About one of his contributions the Nobel prize Amartya Sen has said:

“Professor Nicola Acocella has provided an illuminating and challenging account of the foundations of economic policy. His analysis covers the established ground as well as providing new departures; the book is a rich addition to the existing literature.”
Praise for: Acocella, N. [1994], “The Foundations of Economic Policy. Values and Techniques”.[11]
A. Sen

Of specific interest is his reformulation (together with Giovanni Di Bartolomeo and Andrew Hughes Hallett) of the classical theory of economic policy laid down by Jan Tinbergen, Theil and Ragnar Frisch in a setting immune from Lucas critique. This offers a novel contribution to the analysis of conditions not only for policy effectiveness or neutrality (showing the limits of validity of many currently accepted propositions on the effects of rational expectations and time inconsistency as well as on the role of policy announcements), but also for existence, uniqueness or multiplicity of the equilibrium in strategic games. The theory is of use also in an institutional perspective as a theory of conflict resolutions and optimal institution setting.

Notable publishing activities

Referee for various journals and international institutions. Among them: Cambridge University Press, Canadian Journal of Economics, Journal of Macroeconomics, Journal of Public Economic Theory, Scottish Journal of Political Economy, United Nations.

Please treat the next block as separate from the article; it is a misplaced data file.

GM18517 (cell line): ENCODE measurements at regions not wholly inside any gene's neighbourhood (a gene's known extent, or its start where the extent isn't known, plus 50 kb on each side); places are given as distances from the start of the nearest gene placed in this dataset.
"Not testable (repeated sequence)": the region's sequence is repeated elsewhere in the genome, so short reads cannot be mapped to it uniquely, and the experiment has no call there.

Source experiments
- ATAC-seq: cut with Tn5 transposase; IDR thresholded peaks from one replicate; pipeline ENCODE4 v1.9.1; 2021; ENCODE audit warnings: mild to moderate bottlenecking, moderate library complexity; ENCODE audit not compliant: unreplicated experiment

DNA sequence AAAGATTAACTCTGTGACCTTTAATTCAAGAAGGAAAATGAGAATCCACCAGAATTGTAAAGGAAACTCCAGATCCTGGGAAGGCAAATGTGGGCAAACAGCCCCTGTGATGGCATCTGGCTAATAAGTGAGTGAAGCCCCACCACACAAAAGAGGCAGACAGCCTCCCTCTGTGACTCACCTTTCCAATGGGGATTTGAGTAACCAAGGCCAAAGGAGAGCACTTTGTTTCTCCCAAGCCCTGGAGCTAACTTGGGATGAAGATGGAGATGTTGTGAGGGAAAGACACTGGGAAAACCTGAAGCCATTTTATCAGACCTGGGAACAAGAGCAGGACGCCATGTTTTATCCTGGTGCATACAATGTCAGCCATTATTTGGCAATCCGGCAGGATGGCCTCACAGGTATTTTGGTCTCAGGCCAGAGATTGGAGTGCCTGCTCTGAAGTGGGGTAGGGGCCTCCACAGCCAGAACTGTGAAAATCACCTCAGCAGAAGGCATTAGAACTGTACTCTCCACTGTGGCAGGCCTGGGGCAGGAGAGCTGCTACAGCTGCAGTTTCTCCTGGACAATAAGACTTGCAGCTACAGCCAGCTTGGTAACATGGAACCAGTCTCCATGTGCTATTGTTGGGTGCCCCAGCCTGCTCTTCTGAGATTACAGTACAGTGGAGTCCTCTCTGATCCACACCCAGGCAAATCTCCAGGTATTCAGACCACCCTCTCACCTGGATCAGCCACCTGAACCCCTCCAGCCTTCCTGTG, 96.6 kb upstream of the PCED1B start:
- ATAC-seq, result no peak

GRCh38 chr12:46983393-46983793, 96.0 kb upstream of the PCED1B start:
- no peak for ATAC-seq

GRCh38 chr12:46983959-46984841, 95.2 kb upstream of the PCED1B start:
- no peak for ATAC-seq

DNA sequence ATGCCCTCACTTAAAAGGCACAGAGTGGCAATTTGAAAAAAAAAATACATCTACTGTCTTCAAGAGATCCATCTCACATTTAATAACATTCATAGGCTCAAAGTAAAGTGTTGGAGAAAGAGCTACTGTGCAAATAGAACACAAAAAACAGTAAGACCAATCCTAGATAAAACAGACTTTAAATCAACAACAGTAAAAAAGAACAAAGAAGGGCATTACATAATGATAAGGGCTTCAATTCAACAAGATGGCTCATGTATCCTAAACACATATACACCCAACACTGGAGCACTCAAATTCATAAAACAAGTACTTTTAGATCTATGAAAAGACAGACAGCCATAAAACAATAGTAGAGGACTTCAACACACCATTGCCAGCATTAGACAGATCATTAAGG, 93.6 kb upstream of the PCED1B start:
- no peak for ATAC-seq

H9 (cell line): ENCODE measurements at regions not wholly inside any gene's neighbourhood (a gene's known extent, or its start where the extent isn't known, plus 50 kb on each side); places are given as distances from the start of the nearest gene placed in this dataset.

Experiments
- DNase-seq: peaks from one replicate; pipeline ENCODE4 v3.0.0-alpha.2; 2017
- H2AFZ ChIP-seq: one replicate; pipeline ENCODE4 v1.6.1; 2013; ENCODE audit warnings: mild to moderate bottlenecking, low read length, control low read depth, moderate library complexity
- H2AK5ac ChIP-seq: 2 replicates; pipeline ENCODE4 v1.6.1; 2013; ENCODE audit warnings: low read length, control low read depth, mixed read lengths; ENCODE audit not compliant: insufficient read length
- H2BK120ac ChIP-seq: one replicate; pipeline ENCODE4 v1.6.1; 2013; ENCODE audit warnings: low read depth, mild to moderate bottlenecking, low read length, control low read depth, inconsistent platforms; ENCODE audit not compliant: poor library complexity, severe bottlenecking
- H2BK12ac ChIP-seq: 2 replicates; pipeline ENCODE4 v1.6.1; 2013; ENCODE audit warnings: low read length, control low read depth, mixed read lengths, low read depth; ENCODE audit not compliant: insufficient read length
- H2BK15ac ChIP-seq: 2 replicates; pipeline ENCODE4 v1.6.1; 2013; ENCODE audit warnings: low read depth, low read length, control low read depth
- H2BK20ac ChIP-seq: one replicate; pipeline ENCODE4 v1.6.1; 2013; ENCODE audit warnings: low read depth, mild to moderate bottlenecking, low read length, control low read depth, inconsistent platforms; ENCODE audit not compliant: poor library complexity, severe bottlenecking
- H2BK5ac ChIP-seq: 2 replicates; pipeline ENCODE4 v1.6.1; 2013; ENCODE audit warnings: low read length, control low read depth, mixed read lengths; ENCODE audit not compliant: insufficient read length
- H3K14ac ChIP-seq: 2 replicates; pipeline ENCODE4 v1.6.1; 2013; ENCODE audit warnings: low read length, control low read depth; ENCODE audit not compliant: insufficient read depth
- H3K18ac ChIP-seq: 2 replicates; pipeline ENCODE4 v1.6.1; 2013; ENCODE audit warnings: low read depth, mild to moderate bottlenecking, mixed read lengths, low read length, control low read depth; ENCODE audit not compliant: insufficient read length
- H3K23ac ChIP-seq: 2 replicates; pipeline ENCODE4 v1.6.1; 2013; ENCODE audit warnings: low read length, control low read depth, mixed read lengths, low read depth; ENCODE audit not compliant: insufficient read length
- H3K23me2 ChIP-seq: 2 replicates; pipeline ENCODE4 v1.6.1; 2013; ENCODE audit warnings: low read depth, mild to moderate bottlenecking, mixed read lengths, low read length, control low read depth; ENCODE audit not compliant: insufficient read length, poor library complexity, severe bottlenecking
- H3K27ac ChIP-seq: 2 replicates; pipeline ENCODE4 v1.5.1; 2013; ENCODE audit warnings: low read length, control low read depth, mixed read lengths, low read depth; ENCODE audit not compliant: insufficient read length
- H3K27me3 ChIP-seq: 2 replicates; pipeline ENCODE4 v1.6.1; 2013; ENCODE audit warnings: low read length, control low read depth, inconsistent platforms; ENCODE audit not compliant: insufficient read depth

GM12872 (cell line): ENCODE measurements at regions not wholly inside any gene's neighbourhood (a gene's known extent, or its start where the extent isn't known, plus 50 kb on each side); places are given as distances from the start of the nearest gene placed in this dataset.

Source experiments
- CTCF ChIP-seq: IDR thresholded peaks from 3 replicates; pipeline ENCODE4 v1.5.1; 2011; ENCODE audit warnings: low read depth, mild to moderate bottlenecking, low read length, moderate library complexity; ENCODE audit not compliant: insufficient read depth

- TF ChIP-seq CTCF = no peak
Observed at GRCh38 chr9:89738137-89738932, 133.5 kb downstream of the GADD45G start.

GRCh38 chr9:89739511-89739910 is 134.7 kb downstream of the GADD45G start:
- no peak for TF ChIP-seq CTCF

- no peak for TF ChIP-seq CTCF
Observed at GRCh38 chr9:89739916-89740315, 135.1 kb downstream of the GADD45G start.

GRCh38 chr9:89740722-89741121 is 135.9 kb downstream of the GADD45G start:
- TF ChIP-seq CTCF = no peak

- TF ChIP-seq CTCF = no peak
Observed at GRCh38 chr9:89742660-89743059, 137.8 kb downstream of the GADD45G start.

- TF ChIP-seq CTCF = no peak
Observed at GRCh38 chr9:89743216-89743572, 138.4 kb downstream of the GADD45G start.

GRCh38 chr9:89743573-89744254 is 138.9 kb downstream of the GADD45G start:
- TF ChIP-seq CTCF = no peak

Honours and fellowships

List of publications

A selection of his published works follows:[13]

Monographs in English language

Main monographs in Italian language

Main articles in English language

Main articles in Italian language

See also


  1. "Recovery claims met with derision in Rome". Financial Times. January 8, 2014. Retrieved January 14, 2014.
  2. "it: 'I ragazzi che cercarono il professor Caffè (EN: 'The boys who looked for Professor Caffè.')". Repubblica. April 8, 2012. Retrieved September 12, 2013.
  3. Curriculum Vitae of Prof. Acocella on the website of the Department of Methods and Models for Economics, Territory and Finance, Faculty of Economics, Sapienza University of Rome.
  4. Profile on the website of the Department of Methods and Models for Economics, Territory and Finance, Faculty of Economics, Sapienza University of Rome.
  5. "it: 'Se produrre all'estero crea lavoro' (EN: 'Does producing abroad create jobs?')". Repubblica. December 13, 1999. Retrieved September 12, 2013.
  6. "it: 'La multinazionale Italia ha 205 mila dipendenti' (EN: 'Italian multinationals have 205,000 employees abroad')". Repubblica. October 30, 1984. Retrieved September 12, 2013.
  7. "it: 'Un nuovo modello di PattoSociale per la produttività' (EN: 'A new model of Social Pact for productivity growth.')". Repubblica. October 8, 2012. Retrieved September 12, 2013.
  8. "it: 'La Bce e il mito della stabilità monetaria' (EN: 'The ECB and the myth of monetary stability')". Corriere. May 1, 2000. Retrieved September 12, 2013.
  9. "'Europe's leaders must look seriously at New Deal plan. From Prof Robert Boyer and others.'". Financial Times. July 11, 2011. Retrieved September 12, 2013.
  10. EN: See Working hypothesis about the setup of the next Economic and Financial Planning Document. Remarks and proposals, Assembly of the National Council of Economy and Labour – June 11, 2008, p. iv, “Patto di Produttività” (Productivity Pact)
  11. See the last page of the book “The Foundations of Economic Policy. Values and Techniques”.
  12. Source: ‘Sapienza Ricerca, Chi Ricerca Trova’, p. 88.
  13. The complete list of essays and books written by Prof. Acocella is available online on the website of the Department of Methods and Models for Economics, Territory and Finance Sapienza University of Rome.